Local EcoDriver Programs
EcoDriver delivery agents offer presentations, information displays and booths in several Ontario communities.
Collingwood: Environment Network
Durham Region: Durham Sustain Ability
Hamilton and Halton: Green Venture
Peel: Community Environment Alliance
Thunder Bay: Eco Superior
Toronto: Toronto Green Community
York Region: Windfall Ecology Centre
North Bay: Greening Nipissing
Buying a Fuel-Efficient Car
Which vehicle you choose can make a big difference to your annual emissions as well as how much you spend in a year on gas.
How Much Can You Save?
Even between cars in the same vehicle class the differences can be staggering. MORE
- Among mid-size cars, for example, the most fuel-efficient model in 2008 would cost an estimated $1,700 a year for gas, while one in the mid-range would cost around $2,754.
- Over ten years, that adds up to more than $10,000 in savings - and sixteen tonnes of carbon dioxide that's not warming up the planet.
|Estimated annual fuel costs|
|Best in class||10th best||Median|
|Based on 20,000 km, $1.25/litre, $1.35 premium
and NRCan fuel efficiency ratings for 2008
Things to Consider
More ways to save. MORE
- Options for Occasional Uses: If you need towing capacity, but only a few times a year, you may not need to buy a big 4x4. You'll save money and reduce emissions by buying a smaller vehicle for commuting. The savings will more than pay for truck rental for those occasional hauling trips.
- Cargo Space: If you drive your kids to hockey practice, you may think you need a minivan to carry all the equipment, but many modern wagons have ample cargo space, use up to 30% less gas, and emit 30% less carbon dioxide.
- Cheaper Financing: Some credit unions offer rates as low as prime for loans to purchase fuel efficient vehicles. Citizen's Bank of Canada and the Bay Credit Union are two we know of. Ask your local credit union if they do too. You could save up to $3,000 in interest over five years.
- Rebates: Ontario retail sales tax credits of up to $2000 are available for hybrids, and other alternatively-fueled vehicles. Smaller credits are available for cars with highway ratings of 6.0 L/100km or less.
- Lower Taxes: The lower your new car's fuel consumption the less tax you'll pay. Incremental taxes of to $4,000 federally and $7,000 provincially are now being levied on fuel inefficient vehicles.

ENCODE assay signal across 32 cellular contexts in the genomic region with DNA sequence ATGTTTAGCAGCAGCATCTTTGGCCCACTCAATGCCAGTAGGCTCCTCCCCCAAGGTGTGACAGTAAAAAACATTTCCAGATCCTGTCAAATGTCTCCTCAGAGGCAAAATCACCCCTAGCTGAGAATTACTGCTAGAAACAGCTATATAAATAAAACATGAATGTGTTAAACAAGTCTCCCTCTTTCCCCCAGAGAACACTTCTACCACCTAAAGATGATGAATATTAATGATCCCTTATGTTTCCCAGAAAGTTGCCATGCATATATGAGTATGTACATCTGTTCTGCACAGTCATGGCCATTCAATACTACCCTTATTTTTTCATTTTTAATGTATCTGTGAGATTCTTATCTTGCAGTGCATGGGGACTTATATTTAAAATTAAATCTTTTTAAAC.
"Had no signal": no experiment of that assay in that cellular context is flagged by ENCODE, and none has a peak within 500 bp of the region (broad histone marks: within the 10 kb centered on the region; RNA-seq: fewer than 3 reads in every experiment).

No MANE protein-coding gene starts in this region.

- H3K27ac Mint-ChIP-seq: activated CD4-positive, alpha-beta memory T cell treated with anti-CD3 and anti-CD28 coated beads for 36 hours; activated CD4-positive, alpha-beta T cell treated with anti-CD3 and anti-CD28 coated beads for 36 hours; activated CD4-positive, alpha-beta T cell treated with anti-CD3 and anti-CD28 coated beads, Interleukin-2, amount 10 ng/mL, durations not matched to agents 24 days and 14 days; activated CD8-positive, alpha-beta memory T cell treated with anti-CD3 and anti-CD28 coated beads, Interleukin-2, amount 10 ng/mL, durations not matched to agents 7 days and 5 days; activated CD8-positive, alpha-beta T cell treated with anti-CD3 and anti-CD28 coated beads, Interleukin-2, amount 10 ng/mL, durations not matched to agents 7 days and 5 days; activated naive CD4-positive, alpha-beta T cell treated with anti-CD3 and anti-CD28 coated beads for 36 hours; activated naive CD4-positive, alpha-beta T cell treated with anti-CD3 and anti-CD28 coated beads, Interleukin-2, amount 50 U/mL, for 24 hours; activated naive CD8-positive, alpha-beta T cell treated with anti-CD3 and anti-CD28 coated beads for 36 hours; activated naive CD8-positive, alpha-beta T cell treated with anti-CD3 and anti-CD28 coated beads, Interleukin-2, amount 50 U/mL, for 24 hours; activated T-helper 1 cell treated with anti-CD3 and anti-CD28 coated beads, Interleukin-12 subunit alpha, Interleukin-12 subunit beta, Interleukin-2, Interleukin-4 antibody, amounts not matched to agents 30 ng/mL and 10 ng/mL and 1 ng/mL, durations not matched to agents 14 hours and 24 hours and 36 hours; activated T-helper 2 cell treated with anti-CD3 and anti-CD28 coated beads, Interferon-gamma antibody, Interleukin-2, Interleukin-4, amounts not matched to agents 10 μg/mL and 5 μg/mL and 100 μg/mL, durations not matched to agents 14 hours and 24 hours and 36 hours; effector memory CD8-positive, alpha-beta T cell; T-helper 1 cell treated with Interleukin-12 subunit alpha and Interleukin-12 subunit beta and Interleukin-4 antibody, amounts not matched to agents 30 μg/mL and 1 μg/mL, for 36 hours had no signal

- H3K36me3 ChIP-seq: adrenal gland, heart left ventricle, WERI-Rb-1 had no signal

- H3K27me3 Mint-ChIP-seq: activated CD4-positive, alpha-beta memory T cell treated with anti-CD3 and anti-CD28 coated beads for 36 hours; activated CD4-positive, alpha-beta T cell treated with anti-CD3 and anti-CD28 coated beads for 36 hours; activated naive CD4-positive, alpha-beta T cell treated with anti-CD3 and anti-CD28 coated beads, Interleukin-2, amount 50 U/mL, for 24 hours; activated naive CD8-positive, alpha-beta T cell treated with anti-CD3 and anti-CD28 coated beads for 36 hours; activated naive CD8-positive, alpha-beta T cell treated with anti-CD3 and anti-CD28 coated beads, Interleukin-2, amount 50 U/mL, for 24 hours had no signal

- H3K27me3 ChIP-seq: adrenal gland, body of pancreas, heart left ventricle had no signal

Check the Label
Understanding the EnerGuide label. MORE
- The EnerGuide Label is the official Government of Canada mark for energy consumption. One should be posted on all new cars.
- These labels provide a good basis for comparison because all vehicles go through the same tests.
- Driving styles vary, and gas prices fluctuate, so your results may not be the exactly the same as the posted ratings, but the labels are still a useful tool when comparison shopping.
Consider the Extras
Which ones you pick can make a big difference. Some will help you save while others will cost you more at the pump. MORE
- Manual Transmission: Weighs less and is mechanically more efficient than an automatic.
- Continuously Variable Transmission: Generally 8 to 10% more efficient than conventional automatic transmissions
- Overdrive: Saves fuel at cruising speeds
- Cruise Control: Improves efficiency on highways, and prevents inadvertent speeding.
- Tachometer: Allows monitoring of engine speed (rpm). Keeping rpm low saves fuel.
- Tinted Glass: Reduces cooling load.
- Block Heater: Increases fuel efficiency in winter.
- Fuel Consumption Read-out: Displays real-time fuel efficiency & assists the driver to identify fuel saving habits.
- Larger Engine: Weighs more and consumes more fuel.
- 4-Wheel Drive: Uses more fuel than 2-wheel drive & adds 100-200 pounds in weight.
- Air Conditioning: Using it puts an extra load on the engine, and the equipment adds about 100 pounds in weight.
- Sunroof: Adds aerodynamic drag and extra weight. More sunlight also increases cooling load.
- Power Seats, Power Locks: Every motor and actuator adds to the vehicle weight.
- Heated Seats, Heated Cupholders: Using them puts an extra load on the engine.
The Hybrid Option
Hybrids use two energy sources - a gasoline engine and a battery which powers an electric motor. MORE
- Hybrids are more efficient because the battery stores energy that is normally lost while braking, which means they can use up to 37% less fuel, and emit 37% less carbon dioxide than equivalent gasoline-only vehicles.
- Save on gas: Depending on how much you drive, the gas savings from a hybrid may pay for the upfront investment within just a few years. To learn more, and find a tool to calculate the long term savings visit www.hybridexperience.com.
- Save on the purchase price: In Ontario, hybrids are eligible for $2000 rebates on the Retail Sales Tax. Some credit unions offer cheaper financing on hybrids as well.
Useful Comparison Tools
Find out how different vehicles measure up. MORE
- Fuel Consumption Guide: Each year, Natural Resources Canada compiles a booklet of fuel efficiency ratings for all new cars . Call 1-800-387-2000 to order your free copy.
- Online Fuel Efficiency Ratings: The NRCan fuel consumption database includes listings for cars and light-duty trucks sold in Canada since 1995. You can use it to compare used cars as well as new ones.
- ecoENERGY for Vehicles Awards: Natural Resources Canada presents awards each year to the most fuel-efficient vehicles in each class.
Download "EcoDriver Tips for buying a fuel-efficient vehicle" Brochure Adobe PDF (439 KB)